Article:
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Kriolu the local language of Cape Verde

Report from T a resident of Santa Antao

Kriolu is the language spoken by all Cape Verdeans. It’s the first language, and is spoken in the home, on the streets, between couples, at bars and on the beach, amongst family and friends. When children learn to speak, they learn kriolu. It is, for the most part, not yet a written language. (I’ve found only one book printed in kriolu, and that was on Praia.) Each of the inhabited islands has its own particular dialect of kriolu, and oftentimes dialects can even differ from village to village within the same island. Although all the dialects are closely related, there are big differences in vocabulary, pronunciation, syntax, grammar and punctuation. Consequently, a stranger to the islands might hear someone speaking the Badiu kriolu of Fogo and someone else the Sanpadjudo kriolu of Santo Antao, and think they were speaking two completely different languages. (This presents an especially difficult challenge to Americans, as we all learn the badiu of Santiago, but are then shipped off to various islands and forced to learn a new kriolu once at site.) Cape Verdeans can, for the most part, understand all of the various dialects, although each island would claim that their particular version was mex seb, (better…as we’d say here on Santo Antao).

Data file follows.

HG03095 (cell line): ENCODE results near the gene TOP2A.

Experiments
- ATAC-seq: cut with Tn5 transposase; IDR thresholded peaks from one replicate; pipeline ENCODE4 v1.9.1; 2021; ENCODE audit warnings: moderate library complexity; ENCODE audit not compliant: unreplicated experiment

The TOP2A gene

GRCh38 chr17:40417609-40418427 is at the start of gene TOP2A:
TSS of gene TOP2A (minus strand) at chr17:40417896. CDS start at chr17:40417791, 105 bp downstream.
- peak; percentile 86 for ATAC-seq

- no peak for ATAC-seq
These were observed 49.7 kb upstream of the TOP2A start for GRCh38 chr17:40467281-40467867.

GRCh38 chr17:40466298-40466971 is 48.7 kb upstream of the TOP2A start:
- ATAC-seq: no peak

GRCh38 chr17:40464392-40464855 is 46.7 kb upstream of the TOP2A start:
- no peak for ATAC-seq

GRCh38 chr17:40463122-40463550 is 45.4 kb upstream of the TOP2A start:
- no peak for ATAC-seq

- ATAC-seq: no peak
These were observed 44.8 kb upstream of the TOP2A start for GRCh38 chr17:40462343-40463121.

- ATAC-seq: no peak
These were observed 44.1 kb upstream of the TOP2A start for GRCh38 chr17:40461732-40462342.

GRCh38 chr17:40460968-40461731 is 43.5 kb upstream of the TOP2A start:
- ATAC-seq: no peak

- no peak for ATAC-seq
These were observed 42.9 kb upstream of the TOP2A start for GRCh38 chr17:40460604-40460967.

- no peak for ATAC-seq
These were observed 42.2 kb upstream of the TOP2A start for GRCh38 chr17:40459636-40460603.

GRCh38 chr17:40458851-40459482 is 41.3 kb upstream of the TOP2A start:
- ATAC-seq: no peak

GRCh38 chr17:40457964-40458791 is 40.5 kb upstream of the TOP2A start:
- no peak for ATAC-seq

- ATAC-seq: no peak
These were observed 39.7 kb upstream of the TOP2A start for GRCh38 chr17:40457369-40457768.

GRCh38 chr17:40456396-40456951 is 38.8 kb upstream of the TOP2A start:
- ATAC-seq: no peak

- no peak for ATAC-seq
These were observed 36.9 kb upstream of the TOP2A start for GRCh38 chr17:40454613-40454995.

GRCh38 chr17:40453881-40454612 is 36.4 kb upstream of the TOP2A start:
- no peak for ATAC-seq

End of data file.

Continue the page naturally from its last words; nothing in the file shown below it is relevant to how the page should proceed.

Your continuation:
Portuguese however, is the language that is spoken in schools, government offices, and on the television. All written documents and books in Cape Verde are printed in Portuguese. During classes at all the schools, teachers teach in Portuguese, and the students respond in Portuguese. When the kids head into the hallways during a break, they speak to one another in kriolu, then return to the classroom, and to conversing in Portuguese. Homework and papers are completed in Portuguese.